MORELIA, Mexico – Michael Whan had several weeks to come up with a plan to talk Lorena Ochoa out of retiring after this week’s Tres Marias Championship.
The LPGA commissioner offered one last pitch on Wednesday to the 28-year-old Mexican, who has been ranked No. 1 for three years but is leaving to raise a family and elevate the profile of her charity foundation.
“I told her I’m going to send her some Brett Favre videos,” said Whan, sitting next to Ochoa. “It’s never too late to come back.”
Ochoa laughed, patted Whan on the shoulders and continued saying goodbye.
Ochoa announced last week she was retiring as an active player, which many expected – just not this soon – after her marriage in December to Aeromexico chief executive Andres Conesa.
She’ll play a few selected tournaments, but a full-blown return seems unlikely.
Despite golf’s low profile in Mexico, she is ranked among the country’s five most successful athletes joining baseball pitcher Fernando Valenzuela, boxer Julio Cesar Chavez, 400-meter runner Ana Guevara and soccer player Hugo Sanchez.
“I’m not going away because I am not playing good golf,” Ochoa said, “I’m going away because this is the right time for me. I’ve achieved my goals, I’m happy and I want to leave as No. 1.”
Ochoa said she intended play this season, but in Asia early in the season she found herself unmotivated in two tournaments. Her decision came quickly after that.
“I feel light. I feel happier,” she said. “It’s been easier the last couple of weeks.”
Ochoa has won 27 LPGA events, including two majors, has been No. 1 for three years and has been honored four straight years as the LPGA’s Player of the Year. The has also won this event three times, including last season.
She leaves a reputation for kindness and humility in her wake and steps away as the one of the most popular players on tour.
“Lorena is a better person than a golfer,” said tour player Reilley Rankin, who described Ochoa as her “best friend out here.”
“I think we all knew it was coming within a couple of years, but to be honest with you I don’t think Lorena knew it was coming this soon,” Rankin said. “She has just always been so real and very well-balanced, and as soon as that balance in her life was a little off she was aware of it.”
Player after player offered stories about Ochoa being down to earth.
Rankin described traveling with Ochoa on the Future’s development tour and buying fishing poles to kill time as they racked up thousands of highway miles.
“We went and bought poles one week and we just found a place to fish every week – me and my dad against Lorena and her brother. “We had an on-going contest who caught the most fish.”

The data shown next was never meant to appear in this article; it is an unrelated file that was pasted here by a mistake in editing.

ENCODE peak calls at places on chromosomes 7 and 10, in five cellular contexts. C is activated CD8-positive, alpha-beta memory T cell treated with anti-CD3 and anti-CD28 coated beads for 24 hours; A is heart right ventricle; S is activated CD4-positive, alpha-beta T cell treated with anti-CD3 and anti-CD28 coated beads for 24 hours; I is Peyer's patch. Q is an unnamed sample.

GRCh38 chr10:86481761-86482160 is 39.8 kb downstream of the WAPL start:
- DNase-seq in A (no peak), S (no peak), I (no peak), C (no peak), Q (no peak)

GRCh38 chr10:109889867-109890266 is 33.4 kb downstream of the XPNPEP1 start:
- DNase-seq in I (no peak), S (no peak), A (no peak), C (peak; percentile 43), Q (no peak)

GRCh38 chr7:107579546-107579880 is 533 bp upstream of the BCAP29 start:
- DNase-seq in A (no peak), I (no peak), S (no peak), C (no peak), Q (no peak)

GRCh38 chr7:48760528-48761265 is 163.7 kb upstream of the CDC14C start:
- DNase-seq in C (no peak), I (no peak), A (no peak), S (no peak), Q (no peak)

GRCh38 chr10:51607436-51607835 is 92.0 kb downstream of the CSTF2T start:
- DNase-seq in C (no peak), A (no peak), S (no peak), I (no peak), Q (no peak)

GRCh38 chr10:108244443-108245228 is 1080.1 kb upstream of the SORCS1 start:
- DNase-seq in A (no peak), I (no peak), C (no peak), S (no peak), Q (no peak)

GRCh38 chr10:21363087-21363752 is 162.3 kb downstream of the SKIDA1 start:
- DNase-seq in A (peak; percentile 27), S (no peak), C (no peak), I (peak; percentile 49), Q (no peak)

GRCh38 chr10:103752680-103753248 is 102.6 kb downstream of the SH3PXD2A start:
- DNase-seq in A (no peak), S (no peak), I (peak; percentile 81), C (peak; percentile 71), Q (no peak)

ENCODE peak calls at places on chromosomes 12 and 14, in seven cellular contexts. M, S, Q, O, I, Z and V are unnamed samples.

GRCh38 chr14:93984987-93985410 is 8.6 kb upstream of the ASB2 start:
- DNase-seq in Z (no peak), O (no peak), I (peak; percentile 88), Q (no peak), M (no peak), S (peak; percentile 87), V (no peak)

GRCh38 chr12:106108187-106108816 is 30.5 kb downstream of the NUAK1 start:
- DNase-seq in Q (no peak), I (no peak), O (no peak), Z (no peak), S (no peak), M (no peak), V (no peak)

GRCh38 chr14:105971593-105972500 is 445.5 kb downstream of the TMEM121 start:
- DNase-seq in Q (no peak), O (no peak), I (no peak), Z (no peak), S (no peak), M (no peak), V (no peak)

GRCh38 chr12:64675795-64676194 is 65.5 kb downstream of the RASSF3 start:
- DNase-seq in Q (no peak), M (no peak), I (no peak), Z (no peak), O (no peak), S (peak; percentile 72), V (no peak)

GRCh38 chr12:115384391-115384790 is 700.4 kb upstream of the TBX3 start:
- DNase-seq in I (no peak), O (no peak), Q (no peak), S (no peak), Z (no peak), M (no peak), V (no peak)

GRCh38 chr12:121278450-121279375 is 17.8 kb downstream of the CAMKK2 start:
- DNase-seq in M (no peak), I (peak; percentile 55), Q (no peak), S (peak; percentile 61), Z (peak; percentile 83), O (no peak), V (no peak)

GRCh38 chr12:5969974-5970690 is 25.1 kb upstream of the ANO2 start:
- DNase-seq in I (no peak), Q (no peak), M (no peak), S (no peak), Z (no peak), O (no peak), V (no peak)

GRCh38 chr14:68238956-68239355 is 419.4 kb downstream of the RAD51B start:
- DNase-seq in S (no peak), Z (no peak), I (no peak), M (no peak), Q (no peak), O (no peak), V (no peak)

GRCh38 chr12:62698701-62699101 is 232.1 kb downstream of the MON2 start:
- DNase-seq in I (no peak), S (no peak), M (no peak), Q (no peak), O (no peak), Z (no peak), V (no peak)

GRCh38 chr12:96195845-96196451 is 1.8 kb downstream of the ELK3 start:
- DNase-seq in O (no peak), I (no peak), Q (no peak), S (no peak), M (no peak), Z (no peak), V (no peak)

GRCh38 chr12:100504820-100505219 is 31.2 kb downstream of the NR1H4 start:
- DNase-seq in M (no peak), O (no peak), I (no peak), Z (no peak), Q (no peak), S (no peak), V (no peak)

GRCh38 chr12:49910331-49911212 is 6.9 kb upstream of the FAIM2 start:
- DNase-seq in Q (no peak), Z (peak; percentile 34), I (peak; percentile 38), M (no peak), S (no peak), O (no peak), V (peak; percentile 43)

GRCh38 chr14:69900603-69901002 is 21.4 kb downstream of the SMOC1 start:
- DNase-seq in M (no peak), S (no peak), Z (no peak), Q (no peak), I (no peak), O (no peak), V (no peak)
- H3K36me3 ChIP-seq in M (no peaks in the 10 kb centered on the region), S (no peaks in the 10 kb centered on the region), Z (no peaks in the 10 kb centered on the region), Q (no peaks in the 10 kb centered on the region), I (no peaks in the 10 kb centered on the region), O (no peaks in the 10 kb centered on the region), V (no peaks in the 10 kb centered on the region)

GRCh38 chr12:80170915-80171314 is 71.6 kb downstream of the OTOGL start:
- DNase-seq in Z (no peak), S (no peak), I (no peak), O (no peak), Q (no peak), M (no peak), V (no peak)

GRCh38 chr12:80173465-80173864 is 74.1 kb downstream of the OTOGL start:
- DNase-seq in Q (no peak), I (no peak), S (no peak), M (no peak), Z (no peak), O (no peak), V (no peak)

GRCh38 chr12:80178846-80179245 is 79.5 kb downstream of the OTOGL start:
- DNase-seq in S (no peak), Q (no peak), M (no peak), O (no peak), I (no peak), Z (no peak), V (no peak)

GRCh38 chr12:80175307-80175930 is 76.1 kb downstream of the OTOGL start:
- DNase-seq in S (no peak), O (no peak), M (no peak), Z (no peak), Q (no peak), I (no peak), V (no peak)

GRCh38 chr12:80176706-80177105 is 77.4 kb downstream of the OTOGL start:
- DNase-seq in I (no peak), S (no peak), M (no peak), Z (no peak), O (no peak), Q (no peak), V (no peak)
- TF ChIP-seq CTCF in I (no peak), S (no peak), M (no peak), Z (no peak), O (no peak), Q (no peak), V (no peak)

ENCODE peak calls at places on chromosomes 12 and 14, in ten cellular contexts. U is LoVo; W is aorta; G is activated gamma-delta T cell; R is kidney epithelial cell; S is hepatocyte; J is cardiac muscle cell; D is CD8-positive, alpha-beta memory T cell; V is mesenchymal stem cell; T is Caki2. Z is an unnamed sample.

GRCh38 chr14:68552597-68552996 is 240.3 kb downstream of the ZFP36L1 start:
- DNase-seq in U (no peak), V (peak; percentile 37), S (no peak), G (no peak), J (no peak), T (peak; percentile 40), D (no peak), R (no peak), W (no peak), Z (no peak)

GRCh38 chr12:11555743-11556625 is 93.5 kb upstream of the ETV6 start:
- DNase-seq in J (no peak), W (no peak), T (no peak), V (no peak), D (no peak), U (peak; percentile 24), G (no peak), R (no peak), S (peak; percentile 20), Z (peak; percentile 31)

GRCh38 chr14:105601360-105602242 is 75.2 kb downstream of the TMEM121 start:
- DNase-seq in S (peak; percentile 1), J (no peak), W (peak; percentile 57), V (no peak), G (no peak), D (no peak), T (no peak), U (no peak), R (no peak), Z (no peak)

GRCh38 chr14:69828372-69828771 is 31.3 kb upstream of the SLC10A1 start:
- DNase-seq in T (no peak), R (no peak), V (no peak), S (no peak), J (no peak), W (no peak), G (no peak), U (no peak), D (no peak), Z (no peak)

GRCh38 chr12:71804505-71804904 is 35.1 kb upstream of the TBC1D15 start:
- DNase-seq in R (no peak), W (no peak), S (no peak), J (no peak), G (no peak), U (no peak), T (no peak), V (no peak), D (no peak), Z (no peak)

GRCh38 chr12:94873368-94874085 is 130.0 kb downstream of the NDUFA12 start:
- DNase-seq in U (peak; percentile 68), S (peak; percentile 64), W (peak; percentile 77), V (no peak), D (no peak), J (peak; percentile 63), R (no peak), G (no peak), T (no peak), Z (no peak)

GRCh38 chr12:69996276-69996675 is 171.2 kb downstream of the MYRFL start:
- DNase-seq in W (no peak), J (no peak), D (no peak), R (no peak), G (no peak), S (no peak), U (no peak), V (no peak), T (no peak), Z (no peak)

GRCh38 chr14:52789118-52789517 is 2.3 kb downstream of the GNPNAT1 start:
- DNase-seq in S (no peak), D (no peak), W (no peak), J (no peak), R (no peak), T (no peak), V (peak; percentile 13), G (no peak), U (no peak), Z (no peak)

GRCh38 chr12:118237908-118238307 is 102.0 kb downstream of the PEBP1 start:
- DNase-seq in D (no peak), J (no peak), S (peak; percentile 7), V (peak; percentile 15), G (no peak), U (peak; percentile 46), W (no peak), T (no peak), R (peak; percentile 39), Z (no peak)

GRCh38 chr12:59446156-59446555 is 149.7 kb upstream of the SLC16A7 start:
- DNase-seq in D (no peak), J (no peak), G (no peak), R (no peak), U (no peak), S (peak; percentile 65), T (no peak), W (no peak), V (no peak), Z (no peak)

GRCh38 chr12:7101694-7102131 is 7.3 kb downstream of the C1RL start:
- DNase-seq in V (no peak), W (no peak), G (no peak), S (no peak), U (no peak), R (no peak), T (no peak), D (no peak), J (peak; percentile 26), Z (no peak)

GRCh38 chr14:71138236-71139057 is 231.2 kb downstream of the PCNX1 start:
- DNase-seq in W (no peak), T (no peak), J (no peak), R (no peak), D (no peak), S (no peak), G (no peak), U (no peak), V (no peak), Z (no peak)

Christina Kim recalled being paired with her a few years ago in the tournament Ochoa’s hosts annually in her hometown of Guadalajara.
“They were holding up babies at the edge of the ropes, just like the Pope,” Kim said. “I’ve been saying for years she going to be canonized one of these days.”
Hawaii-born Michelle Wie, part of a long list of players who could eventually take over the No. 1 ranking, said she respected Ochoa for being true to herself.
“It’s fast,” Wie said of the retirement. “I kind of respect her for that, though. It was a good move. She has to do whatever makes her happy. And she left on top and that I respect too.”
Ochoa will tee off on Thursday and Friday with American Natalie Gulbis and Japanese Ai Miyazato. Ochoa asked specifically to play with both of them.
Gulbis and Ochoa grew up in junior golf together, and Miyazato has won two of the first four LPGA events this season and is also in that group that could eventually claim No. 1.
“I think she’s the nicest girl on tour,” Ochoa said of Miyazato. “She’s my favorite. I admire her, how she handles her career with all the pressure from Asia, from Japan. It’s going to be a couple rounds that I’m going to remember forever, so it’s nice to be with them.”
Miyazato knew nothing of Ochoa’s choice until she was told Wednesday on the practice range.
“I feel really happy about that. It is an honor to be able to play with her in her last tournament,” Miyazato said. “She is always the same, on the same wavelength if she is playing good or not so good. It is tough to be like that.”
Just behind Ochoa in the rankings are: No. 2 Jiyai Shin of South Korea, Yani Tseng of Taiwan, Suzanne Pettersen of Norway, Miyazato and American Cristie Kerr at No. 6. Wie is No. 9.
Despite Ochoa’s dominance, no Mexican player is anywhere close to the top tier. Behind Ochoa is Sophia Sheridan ranked No. 344 and Tanya Dergal at 737. Many eyes will be on two Mexican 13-year-olds playing the tournament – Ana Paula Valdes and Marijosse Navarro.
Ochoa is sure to get a giant reception. A 15-foot-by-15-foot canvas sign hanging in front of the massive flagstone club house reads: “Welcome to your home Lore. Thanks for all you have given us.”
Tournament officials said they expected attendance of 40,000, almost double the 25,000 of last season at the Tres Marias Golf Club, a mountainside course cut by deep valleys and spectacular scenery.
Ochoa said she had given away about 200 tickets to friends and family.
“I can tell you right away it is going to be tough dealing with all the emotions. For sure there are going to be a lot of tears – joy tears,” Ochoa said. “For me, this is the best moment in my career.”